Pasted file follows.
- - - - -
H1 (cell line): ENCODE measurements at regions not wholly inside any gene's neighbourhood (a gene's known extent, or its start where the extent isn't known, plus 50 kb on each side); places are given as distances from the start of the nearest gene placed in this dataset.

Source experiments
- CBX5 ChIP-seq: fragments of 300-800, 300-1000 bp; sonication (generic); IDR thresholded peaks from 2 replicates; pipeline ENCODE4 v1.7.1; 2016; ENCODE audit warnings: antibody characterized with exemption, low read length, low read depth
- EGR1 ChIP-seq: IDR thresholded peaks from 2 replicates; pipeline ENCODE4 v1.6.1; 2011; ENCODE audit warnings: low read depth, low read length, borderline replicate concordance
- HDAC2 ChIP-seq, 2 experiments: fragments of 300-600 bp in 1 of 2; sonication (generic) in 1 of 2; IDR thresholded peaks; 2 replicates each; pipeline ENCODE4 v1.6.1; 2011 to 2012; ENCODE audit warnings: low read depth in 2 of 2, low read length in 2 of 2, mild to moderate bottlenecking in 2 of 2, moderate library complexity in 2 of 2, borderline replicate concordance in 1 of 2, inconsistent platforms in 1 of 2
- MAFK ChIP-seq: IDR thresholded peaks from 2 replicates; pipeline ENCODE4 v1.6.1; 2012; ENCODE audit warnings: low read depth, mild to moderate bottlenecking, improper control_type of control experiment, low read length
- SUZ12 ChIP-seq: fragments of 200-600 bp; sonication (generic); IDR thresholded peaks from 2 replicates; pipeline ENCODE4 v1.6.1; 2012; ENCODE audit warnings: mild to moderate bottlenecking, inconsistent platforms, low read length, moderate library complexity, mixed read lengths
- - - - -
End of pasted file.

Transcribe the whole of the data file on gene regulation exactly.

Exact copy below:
H1 (cell line): ENCODE measurements at regions not wholly inside any gene's neighbourhood (a gene's known extent, or its start where the extent isn't known, plus 50 kb on each side); places are given as distances from the start of the nearest gene placed in this dataset.

Source experiments
- CBX5 ChIP-seq: fragments of 300-800, 300-1000 bp; sonication (generic); IDR thresholded peaks from 2 replicates; pipeline ENCODE4 v1.7.1; 2016; ENCODE audit warnings: antibody characterized with exemption, low read length, low read depth
- EGR1 ChIP-seq: IDR thresholded peaks from 2 replicates; pipeline ENCODE4 v1.6.1; 2011; ENCODE audit warnings: low read depth, low read length, borderline replicate concordance
- HDAC2 ChIP-seq, 2 experiments: fragments of 300-600 bp in 1 of 2; sonication (generic) in 1 of 2; IDR thresholded peaks; 2 replicates each; pipeline ENCODE4 v1.6.1; 2011 to 2012; ENCODE audit warnings: low read depth in 2 of 2, low read length in 2 of 2, mild to moderate bottlenecking in 2 of 2, moderate library complexity in 2 of 2, borderline replicate concordance in 1 of 2, inconsistent platforms in 1 of 2
- MAFK ChIP-seq: IDR thresholded peaks from 2 replicates; pipeline ENCODE4 v1.6.1; 2012; ENCODE audit warnings: low read depth, mild to moderate bottlenecking, improper control_type of control experiment, low read length
- SUZ12 ChIP-seq: fragments of 200-600 bp; sonication (generic); IDR thresholded peaks from 2 replicates; pipeline ENCODE4 v1.6.1; 2012; ENCODE audit warnings: mild to moderate bottlenecking, inconsistent platforms, low read length, moderate library complexity, mixed read lengths